After a 91-day layoff, the PGA Tour returned on Thursday.
It was golf. Yes, there were no hollering, rambunctious fans, but it was golf. Yes, there was no perfunctory applause from the gallery after even the most routine shot, but it was golf. It looked different, it sounded different, but it was golf, and for that, we can be grateful.
Ninety-one days after the last group walked off TPC Sawgrass following the first round of the Players Championship, the PGA Tour returned on Thursday with the Charles Schwab Challenge at Colonial. The world’s best players were a little antsy to get going after a three-month layoff: all top-5 players in the world rankings showed up this week, creating the best field in the event’s 73-year history.
It was hard to ignore the signs that everything wasn’t quite back to normal. Start with how it looked. There were no fans lining the course. The number of volunteers working the tournament went from 900 to 300. Phil Mickelson showed up wearing dark-tinted sunglasses that made him look more like a Secret Service agent. Bryson DeChambeau went from a physics geek to the Incredible Hulk. Brooks Koepka had something on his face he’s calling a mustache.
Then there was the sound. Birds chirping and clubs jangling in the bag were all the noises that interrupted the eerie silence. Rickie Fowler was miked for the TV audience. A few obscenities were captured by microphones around the course and made it on TV.
Amidst all this change, Justin Rose emerged as the early leader. The Englishman and former World No. 1 won here in 2018, but he never had a round at Colonial quite like this. His seven-under 63 was his lowest score in 25 career trips around this course. His opening hole, for which he had waited three months, went better than he could have possibly imagined.
“The start today was great, great-ish, right? Miss the fairway left, miss the green slightly to the right. Had one of those awkward, grainy Bermuda lies,” he told Golf Channel’s Todd Lewis afterward “Knocked a little 3-wood up, hit the pin and disappeared. I kind of said, ‘welcome back.'”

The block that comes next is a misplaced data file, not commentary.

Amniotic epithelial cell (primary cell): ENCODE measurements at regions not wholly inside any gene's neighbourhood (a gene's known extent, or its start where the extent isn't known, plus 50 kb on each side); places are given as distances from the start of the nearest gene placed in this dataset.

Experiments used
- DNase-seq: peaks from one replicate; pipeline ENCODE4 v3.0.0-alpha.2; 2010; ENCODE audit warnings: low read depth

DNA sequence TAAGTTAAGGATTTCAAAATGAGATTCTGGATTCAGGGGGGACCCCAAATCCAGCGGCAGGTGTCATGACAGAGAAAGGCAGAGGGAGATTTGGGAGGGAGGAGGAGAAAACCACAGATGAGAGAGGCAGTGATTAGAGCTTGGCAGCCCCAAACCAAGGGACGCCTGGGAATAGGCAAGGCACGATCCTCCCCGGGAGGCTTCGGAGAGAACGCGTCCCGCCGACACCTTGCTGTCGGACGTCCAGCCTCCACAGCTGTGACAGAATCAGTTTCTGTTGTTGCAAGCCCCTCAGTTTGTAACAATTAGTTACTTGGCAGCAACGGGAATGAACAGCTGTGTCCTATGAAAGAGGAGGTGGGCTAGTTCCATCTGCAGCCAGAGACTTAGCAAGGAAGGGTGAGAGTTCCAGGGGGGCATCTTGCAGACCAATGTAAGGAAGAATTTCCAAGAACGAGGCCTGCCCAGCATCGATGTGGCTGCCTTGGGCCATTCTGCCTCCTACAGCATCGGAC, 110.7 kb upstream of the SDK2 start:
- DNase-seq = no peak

In the same group with Rose was DeChambeau, who bulked up 20 pounds during the break and is now up to 225. He averaged 345 yards off the tee in his five-under round of 65, more than 60 yards longer than Rose and 40 past the third member of the group, Dustin Johnson, who’s been one of the five-longest hitters on tour nine times in the last 10 years.
The PGA Tour did everything they could to bring the event to fruition. An extensive safety protocol was implemented, mandating regular testing and social distancing. No player or caddie tested positive for COVID-19 before the tournament.
“It’s nice to be back out,” Mickelson said. “It’s certainly awkward not having everyone out here, but I’m certainly proud of all the steps the PGA Tour has taken to have everybody be safe, feel safe in this environment, and to hopefully entertain and have some people watching on TV even though they’re not here.”
The tour also didn’t ignore what’s going on in America right now. A moment of silence was held at 8:46, commemorating the number of minutes a Minneapolis police officer kept his knee on the neck of George Floyd. That tee time slot was kept empty. Harold Varner III took some inspiration from it; the only regular African-American player on tour other than Tiger Woods went six-under through his first 12 holes and is a shot behind Rose.
It wasn’t perfect, but it was golf, and that’s all that mattered. The players will eventually get used to it, and so will the fans watching at home. After 91 tumultuous, uncertain days, there was finally a sense that things are going back to normal.